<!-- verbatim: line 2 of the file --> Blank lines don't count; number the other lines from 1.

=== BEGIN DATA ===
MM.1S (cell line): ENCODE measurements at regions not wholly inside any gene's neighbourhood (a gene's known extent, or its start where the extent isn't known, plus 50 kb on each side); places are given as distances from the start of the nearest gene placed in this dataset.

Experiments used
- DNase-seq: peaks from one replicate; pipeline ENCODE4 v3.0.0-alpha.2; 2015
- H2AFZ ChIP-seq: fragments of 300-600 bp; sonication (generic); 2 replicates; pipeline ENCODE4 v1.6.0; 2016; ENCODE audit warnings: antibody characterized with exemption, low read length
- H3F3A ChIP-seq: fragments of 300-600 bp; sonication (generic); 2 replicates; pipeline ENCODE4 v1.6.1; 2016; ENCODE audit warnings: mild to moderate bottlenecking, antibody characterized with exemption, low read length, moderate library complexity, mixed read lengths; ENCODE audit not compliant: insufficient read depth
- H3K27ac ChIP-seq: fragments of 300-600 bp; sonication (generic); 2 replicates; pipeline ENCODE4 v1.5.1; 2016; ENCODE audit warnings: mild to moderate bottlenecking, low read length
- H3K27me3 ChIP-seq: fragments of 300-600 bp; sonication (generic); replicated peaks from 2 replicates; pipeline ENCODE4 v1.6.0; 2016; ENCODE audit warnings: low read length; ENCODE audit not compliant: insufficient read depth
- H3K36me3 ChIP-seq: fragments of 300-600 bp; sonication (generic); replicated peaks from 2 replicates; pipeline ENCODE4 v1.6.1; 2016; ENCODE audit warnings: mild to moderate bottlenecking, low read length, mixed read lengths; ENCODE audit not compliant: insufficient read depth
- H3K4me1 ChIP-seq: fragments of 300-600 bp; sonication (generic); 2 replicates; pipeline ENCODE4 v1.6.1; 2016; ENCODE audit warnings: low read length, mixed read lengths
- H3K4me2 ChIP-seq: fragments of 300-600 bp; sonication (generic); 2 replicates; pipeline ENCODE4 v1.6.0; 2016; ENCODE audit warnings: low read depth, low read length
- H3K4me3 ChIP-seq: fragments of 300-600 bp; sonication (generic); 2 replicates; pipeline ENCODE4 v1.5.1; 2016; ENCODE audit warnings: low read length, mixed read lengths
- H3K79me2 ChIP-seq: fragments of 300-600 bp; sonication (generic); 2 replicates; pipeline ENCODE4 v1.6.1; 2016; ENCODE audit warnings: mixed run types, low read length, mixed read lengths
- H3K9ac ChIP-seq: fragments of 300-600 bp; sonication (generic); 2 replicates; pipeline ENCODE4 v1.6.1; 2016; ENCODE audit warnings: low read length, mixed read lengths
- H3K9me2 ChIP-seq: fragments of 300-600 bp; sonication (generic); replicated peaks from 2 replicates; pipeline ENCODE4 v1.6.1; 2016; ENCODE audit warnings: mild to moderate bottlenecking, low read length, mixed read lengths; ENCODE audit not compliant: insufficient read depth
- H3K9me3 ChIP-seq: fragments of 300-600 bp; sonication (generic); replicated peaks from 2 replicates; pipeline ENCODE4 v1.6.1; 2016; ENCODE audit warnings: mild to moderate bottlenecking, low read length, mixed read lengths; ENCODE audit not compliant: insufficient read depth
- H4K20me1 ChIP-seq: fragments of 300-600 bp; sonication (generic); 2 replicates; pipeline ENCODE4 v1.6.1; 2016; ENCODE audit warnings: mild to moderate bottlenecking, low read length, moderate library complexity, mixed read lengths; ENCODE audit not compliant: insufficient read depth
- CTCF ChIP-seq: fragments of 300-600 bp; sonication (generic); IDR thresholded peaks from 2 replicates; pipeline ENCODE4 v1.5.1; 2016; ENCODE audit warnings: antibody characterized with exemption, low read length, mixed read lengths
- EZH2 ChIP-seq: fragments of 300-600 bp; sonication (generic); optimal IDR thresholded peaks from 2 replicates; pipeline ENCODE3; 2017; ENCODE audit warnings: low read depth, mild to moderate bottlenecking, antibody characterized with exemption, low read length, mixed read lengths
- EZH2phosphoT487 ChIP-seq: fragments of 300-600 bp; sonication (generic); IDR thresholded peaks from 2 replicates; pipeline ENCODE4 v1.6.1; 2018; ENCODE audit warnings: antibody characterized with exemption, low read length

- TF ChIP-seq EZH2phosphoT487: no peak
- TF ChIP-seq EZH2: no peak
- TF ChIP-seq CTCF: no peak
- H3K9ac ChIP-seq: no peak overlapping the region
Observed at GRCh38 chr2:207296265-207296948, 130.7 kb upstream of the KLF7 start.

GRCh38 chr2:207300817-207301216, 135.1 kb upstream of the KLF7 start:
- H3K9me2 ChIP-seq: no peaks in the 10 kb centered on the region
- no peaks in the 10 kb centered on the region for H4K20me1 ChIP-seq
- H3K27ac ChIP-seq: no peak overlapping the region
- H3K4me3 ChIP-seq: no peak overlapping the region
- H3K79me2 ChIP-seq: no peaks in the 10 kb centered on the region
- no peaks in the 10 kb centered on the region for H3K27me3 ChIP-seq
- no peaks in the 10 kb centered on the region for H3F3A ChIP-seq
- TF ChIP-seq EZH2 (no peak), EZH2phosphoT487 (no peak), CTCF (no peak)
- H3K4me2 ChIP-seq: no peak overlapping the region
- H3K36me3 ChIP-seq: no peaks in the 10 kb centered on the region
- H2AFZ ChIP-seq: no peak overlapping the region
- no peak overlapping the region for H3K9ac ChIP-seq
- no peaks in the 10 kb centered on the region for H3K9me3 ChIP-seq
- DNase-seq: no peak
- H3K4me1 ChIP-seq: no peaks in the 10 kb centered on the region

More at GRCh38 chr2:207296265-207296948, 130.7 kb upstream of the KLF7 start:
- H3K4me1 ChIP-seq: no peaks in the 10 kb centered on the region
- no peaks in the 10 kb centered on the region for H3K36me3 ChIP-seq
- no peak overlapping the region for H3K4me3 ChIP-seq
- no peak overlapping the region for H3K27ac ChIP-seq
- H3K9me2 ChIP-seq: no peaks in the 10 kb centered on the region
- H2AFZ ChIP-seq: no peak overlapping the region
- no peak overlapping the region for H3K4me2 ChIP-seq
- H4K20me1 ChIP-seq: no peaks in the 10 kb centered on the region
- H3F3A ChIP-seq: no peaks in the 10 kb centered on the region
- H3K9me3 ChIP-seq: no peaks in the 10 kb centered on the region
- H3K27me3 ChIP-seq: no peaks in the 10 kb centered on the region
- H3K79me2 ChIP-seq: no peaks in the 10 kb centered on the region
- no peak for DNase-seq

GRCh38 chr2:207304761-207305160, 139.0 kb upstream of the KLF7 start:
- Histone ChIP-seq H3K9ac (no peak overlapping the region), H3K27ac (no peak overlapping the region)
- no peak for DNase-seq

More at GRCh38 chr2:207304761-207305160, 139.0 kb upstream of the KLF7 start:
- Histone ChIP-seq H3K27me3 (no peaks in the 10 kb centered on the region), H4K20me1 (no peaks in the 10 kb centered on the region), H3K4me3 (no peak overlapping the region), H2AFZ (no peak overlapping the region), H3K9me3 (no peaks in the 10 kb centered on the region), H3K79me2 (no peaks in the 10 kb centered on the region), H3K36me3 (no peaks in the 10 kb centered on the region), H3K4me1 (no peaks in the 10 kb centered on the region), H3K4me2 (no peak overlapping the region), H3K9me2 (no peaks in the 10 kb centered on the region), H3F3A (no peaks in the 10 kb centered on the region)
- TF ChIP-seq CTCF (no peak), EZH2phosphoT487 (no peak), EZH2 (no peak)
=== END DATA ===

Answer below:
Experiments used